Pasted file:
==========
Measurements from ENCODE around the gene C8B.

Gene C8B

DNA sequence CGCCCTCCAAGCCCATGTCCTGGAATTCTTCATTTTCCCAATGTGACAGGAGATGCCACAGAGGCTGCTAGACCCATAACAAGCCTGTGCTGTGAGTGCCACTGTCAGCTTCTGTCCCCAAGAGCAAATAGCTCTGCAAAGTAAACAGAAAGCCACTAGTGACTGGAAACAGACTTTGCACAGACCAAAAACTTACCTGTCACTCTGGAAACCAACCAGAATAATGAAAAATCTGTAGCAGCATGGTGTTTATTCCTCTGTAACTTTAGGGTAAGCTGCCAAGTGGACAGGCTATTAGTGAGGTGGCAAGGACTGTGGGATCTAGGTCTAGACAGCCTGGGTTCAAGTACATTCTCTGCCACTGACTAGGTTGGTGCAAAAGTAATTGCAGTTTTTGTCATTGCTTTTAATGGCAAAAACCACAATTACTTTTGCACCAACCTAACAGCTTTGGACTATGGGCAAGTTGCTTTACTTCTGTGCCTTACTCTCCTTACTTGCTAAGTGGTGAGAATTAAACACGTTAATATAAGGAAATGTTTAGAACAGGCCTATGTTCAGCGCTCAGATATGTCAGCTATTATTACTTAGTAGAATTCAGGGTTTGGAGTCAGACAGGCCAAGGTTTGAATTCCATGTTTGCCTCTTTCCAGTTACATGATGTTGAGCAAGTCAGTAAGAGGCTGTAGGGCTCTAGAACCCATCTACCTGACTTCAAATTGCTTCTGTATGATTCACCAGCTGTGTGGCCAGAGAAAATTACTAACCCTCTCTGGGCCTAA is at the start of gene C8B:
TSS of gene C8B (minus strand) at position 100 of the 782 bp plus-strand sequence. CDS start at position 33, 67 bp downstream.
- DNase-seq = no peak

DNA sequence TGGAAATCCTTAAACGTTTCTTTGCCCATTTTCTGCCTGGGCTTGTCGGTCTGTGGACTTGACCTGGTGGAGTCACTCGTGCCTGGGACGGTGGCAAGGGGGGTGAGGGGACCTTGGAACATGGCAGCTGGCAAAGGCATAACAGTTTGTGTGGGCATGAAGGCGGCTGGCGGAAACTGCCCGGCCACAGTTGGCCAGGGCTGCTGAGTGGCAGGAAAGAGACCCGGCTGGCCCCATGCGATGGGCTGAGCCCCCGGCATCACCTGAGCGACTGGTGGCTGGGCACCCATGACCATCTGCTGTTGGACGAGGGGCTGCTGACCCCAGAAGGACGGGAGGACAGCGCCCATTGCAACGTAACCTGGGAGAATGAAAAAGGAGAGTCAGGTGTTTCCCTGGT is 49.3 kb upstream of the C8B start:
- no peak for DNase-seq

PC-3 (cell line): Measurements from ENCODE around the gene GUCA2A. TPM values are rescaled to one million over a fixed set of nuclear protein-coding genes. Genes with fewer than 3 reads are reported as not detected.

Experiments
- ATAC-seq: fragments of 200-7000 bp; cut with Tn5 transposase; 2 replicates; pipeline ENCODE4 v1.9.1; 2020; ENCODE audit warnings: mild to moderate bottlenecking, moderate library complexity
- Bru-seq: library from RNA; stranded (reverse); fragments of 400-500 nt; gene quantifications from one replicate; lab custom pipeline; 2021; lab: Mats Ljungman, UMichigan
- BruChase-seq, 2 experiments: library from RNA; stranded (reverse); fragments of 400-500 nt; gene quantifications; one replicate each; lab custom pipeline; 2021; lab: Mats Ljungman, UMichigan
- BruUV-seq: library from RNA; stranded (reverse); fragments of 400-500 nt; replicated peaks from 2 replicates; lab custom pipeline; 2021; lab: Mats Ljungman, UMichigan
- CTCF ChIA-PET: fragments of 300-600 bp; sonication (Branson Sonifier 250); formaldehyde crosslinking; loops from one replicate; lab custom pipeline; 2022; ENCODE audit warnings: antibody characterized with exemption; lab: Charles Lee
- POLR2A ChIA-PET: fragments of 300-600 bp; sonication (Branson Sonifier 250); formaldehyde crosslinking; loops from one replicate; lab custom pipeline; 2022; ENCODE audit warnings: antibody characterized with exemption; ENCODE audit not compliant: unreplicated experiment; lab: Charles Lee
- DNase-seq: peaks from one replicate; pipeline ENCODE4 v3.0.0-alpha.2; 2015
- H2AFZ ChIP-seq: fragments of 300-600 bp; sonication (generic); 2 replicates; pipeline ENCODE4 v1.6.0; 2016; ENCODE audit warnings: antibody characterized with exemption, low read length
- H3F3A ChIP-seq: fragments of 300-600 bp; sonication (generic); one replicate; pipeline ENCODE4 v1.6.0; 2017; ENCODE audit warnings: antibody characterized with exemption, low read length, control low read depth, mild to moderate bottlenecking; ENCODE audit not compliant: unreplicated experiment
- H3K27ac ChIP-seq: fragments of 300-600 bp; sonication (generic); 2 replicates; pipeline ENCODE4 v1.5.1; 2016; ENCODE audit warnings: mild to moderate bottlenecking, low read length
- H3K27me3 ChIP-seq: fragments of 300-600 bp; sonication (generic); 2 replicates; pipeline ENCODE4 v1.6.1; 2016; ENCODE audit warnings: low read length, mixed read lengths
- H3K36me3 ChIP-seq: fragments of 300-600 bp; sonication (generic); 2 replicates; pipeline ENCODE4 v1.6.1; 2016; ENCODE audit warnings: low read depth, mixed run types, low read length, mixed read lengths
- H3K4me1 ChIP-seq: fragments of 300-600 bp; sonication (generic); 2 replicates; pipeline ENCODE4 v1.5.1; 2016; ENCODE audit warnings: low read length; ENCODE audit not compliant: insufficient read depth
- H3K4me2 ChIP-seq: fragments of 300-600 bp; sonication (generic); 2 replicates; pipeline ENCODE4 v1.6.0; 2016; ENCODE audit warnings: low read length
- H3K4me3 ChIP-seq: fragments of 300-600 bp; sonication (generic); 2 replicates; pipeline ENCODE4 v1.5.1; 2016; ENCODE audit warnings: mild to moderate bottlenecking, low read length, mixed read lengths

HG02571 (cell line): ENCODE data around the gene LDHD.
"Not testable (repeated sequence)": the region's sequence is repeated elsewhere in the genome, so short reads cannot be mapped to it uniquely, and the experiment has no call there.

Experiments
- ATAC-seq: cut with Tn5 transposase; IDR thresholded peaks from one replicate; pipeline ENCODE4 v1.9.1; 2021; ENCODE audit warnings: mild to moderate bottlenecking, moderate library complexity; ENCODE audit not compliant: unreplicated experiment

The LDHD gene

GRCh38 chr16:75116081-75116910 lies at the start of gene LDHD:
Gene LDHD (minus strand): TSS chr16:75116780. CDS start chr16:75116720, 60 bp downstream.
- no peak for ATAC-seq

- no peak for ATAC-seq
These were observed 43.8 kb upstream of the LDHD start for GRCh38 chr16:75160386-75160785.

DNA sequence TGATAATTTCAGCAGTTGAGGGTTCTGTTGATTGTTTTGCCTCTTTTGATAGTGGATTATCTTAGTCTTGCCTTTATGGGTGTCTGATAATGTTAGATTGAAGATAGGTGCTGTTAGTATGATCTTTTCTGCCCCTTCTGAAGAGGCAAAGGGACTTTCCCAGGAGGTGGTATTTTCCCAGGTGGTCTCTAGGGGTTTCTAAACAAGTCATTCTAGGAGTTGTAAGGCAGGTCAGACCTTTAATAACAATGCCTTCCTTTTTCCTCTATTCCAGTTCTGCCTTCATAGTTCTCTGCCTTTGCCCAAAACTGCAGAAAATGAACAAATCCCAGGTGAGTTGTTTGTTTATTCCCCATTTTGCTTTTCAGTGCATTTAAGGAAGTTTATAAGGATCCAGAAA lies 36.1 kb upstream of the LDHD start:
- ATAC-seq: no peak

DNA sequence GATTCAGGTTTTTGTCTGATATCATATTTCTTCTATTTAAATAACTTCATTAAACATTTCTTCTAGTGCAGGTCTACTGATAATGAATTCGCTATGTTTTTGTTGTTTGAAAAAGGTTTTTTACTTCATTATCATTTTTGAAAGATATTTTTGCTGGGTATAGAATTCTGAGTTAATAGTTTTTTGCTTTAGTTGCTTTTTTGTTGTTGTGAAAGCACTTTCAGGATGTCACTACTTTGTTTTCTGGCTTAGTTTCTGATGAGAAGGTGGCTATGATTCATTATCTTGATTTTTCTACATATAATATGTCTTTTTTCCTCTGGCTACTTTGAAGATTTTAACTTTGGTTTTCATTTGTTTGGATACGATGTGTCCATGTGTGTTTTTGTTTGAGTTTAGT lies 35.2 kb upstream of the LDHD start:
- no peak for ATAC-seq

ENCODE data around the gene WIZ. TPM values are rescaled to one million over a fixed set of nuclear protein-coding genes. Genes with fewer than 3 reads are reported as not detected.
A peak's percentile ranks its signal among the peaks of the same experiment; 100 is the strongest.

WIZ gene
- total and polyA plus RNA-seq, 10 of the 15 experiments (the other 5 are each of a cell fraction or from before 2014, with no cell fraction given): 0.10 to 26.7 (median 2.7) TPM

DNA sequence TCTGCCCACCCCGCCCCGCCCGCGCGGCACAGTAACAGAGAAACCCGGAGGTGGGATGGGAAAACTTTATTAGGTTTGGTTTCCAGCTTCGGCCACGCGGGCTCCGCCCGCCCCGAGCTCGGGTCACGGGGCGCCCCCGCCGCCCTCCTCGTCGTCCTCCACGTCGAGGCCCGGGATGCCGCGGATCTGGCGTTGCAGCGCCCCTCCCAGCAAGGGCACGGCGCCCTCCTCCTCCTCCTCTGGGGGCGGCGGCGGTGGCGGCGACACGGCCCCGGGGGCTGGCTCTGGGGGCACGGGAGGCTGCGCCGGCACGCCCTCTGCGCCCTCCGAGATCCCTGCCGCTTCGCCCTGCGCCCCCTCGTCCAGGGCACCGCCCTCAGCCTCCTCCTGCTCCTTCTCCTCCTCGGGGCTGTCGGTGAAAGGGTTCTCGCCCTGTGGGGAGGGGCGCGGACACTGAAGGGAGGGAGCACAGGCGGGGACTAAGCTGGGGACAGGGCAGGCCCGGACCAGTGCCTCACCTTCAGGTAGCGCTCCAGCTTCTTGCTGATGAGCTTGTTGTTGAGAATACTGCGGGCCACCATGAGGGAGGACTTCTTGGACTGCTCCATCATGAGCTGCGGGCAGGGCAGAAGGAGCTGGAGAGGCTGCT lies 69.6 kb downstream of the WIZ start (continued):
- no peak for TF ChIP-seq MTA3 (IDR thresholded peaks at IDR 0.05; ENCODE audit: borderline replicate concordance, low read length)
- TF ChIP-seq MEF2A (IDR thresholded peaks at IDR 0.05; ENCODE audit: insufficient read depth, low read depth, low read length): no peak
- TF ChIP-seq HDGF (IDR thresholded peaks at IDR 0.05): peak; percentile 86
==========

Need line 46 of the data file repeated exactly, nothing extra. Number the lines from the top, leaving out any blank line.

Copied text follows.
- TF ChIP-seq HDGF (IDR thresholded peaks at IDR 0.05): peak; percentile 86